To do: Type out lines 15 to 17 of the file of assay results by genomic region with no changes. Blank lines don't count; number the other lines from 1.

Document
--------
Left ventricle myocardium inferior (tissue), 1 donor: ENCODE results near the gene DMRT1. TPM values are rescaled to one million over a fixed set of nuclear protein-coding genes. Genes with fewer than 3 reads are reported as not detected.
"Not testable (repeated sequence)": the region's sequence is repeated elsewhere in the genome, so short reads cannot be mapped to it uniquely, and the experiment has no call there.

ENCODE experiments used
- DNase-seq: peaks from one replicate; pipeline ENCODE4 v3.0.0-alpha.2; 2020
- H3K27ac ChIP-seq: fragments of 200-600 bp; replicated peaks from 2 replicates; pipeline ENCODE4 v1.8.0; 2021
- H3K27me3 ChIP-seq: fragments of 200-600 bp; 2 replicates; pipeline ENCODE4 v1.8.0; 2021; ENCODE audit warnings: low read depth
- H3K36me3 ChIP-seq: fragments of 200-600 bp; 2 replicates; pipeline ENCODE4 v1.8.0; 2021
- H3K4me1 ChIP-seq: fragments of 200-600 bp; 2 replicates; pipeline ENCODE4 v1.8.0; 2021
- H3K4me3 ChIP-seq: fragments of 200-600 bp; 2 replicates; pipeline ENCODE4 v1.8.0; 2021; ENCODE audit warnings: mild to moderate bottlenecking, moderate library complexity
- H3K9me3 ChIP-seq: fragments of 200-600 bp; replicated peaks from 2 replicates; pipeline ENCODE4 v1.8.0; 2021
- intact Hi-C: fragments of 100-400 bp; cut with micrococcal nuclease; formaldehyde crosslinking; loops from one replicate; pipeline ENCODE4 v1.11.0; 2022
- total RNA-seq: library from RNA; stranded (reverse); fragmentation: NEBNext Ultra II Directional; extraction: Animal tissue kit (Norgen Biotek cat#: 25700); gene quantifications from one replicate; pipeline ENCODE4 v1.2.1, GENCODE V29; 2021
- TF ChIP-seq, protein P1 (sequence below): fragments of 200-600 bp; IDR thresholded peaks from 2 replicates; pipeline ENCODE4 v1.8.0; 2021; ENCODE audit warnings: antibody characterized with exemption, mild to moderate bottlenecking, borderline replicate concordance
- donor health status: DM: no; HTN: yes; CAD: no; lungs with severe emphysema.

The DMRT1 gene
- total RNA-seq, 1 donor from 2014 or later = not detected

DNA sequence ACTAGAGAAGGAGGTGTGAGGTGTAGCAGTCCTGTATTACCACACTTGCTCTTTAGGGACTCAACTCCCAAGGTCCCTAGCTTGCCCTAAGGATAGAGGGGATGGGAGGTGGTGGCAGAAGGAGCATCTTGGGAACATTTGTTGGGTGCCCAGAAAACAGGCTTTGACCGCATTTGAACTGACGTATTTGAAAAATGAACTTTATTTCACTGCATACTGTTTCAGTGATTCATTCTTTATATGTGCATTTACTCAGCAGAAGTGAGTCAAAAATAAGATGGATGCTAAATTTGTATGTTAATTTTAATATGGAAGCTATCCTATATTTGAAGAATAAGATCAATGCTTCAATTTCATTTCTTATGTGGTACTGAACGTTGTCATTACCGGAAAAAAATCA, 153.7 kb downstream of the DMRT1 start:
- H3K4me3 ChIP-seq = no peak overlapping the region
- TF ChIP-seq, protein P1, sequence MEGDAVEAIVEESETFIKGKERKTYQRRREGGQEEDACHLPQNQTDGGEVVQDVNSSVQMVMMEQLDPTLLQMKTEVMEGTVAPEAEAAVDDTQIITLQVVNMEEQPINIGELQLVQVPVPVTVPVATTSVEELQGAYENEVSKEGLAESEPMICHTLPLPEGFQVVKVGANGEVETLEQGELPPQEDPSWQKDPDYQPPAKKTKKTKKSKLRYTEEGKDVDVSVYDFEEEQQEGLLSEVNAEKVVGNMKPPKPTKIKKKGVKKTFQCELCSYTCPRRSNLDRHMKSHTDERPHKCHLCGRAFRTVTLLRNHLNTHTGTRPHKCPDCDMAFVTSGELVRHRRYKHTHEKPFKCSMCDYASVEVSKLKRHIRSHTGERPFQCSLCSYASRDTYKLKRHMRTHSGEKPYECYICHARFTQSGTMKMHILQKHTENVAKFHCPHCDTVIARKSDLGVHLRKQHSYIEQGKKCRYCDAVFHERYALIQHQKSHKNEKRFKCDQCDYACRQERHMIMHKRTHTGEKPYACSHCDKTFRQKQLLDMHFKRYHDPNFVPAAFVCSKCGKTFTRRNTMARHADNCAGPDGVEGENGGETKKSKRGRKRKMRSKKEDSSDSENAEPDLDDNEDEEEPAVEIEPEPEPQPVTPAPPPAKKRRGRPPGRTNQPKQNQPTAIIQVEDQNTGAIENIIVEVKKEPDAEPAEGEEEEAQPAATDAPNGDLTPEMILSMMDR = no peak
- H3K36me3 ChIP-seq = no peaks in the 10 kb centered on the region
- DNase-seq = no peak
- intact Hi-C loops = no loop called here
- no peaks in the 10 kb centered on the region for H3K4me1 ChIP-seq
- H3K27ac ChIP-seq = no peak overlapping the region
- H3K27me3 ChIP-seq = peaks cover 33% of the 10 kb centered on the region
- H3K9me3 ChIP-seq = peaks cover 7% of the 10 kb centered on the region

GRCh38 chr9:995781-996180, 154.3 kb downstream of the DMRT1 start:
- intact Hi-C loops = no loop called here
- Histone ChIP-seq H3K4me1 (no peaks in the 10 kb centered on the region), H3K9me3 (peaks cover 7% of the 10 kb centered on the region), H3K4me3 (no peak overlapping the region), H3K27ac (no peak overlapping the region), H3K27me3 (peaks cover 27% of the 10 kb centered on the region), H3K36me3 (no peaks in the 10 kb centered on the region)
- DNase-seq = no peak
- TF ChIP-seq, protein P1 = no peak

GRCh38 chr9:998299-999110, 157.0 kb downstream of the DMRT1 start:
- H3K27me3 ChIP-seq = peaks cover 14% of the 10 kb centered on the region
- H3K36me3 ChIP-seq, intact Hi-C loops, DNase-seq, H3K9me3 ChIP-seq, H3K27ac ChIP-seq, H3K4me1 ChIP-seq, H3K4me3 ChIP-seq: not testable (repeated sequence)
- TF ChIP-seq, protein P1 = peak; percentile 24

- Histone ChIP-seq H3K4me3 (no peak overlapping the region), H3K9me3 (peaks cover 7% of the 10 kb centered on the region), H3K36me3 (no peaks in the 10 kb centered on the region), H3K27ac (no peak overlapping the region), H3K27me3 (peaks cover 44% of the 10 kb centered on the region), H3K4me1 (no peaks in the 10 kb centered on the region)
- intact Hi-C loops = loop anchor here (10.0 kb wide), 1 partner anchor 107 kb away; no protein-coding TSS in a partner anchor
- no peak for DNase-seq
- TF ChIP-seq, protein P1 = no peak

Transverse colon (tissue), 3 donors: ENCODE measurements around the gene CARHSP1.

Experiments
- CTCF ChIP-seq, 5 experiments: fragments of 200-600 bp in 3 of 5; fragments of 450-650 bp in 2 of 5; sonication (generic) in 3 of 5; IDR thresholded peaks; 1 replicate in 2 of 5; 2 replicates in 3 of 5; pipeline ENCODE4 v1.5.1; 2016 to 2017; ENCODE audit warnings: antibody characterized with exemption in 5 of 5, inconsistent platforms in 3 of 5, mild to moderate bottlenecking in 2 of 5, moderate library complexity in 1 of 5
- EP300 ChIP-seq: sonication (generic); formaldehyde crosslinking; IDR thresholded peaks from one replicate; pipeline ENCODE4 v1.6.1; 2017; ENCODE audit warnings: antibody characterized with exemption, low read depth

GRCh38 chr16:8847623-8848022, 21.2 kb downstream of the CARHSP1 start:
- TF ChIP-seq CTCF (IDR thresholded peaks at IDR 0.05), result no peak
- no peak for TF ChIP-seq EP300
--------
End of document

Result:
The DMRT1 gene
- total RNA-seq, 1 donor from 2014 or later = not detected

DNA sequence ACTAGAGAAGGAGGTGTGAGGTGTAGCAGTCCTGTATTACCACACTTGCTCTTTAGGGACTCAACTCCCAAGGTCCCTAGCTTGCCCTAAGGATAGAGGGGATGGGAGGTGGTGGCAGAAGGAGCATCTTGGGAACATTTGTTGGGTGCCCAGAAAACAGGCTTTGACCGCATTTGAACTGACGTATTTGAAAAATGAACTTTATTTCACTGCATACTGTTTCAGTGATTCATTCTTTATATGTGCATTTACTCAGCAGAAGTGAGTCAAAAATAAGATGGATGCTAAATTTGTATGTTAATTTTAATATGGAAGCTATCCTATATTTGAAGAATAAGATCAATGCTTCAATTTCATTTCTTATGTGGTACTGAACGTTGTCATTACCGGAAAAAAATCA, 153.7 kb downstream of the DMRT1 start: